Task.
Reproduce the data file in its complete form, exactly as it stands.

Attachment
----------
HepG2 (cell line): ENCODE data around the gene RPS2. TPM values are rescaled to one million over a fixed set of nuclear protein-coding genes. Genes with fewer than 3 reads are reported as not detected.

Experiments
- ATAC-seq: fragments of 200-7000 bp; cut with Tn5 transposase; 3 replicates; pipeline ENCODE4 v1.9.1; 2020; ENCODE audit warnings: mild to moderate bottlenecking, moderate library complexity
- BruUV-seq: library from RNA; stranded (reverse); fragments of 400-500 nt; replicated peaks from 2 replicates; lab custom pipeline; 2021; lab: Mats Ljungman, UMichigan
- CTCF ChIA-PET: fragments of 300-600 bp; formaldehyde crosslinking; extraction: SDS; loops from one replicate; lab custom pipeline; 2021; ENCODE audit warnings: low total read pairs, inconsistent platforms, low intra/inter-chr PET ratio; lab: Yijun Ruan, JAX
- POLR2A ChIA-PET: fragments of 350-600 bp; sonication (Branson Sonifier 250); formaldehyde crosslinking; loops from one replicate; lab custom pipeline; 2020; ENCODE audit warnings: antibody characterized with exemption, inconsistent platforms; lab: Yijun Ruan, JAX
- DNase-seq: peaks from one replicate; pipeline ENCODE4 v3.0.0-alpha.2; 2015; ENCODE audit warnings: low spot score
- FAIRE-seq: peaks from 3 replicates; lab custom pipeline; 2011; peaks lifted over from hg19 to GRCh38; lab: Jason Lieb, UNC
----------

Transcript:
HepG2 (cell line): ENCODE data around the gene RPS2. TPM values are rescaled to one million over a fixed set of nuclear protein-coding genes. Genes with fewer than 3 reads are reported as not detected.

Experiments
- ATAC-seq: fragments of 200-7000 bp; cut with Tn5 transposase; 3 replicates; pipeline ENCODE4 v1.9.1; 2020; ENCODE audit warnings: mild to moderate bottlenecking, moderate library complexity
- BruUV-seq: library from RNA; stranded (reverse); fragments of 400-500 nt; replicated peaks from 2 replicates; lab custom pipeline; 2021; lab: Mats Ljungman, UMichigan
- CTCF ChIA-PET: fragments of 300-600 bp; formaldehyde crosslinking; extraction: SDS; loops from one replicate; lab custom pipeline; 2021; ENCODE audit warnings: low total read pairs, inconsistent platforms, low intra/inter-chr PET ratio; lab: Yijun Ruan, JAX
- POLR2A ChIA-PET: fragments of 350-600 bp; sonication (Branson Sonifier 250); formaldehyde crosslinking; loops from one replicate; lab custom pipeline; 2020; ENCODE audit warnings: antibody characterized with exemption, inconsistent platforms; lab: Yijun Ruan, JAX
- DNase-seq: peaks from one replicate; pipeline ENCODE4 v3.0.0-alpha.2; 2015; ENCODE audit warnings: low spot score
- FAIRE-seq: peaks from 3 replicates; lab custom pipeline; 2011; peaks lifted over from hg19 to GRCh38; lab: Jason Lieb, UNC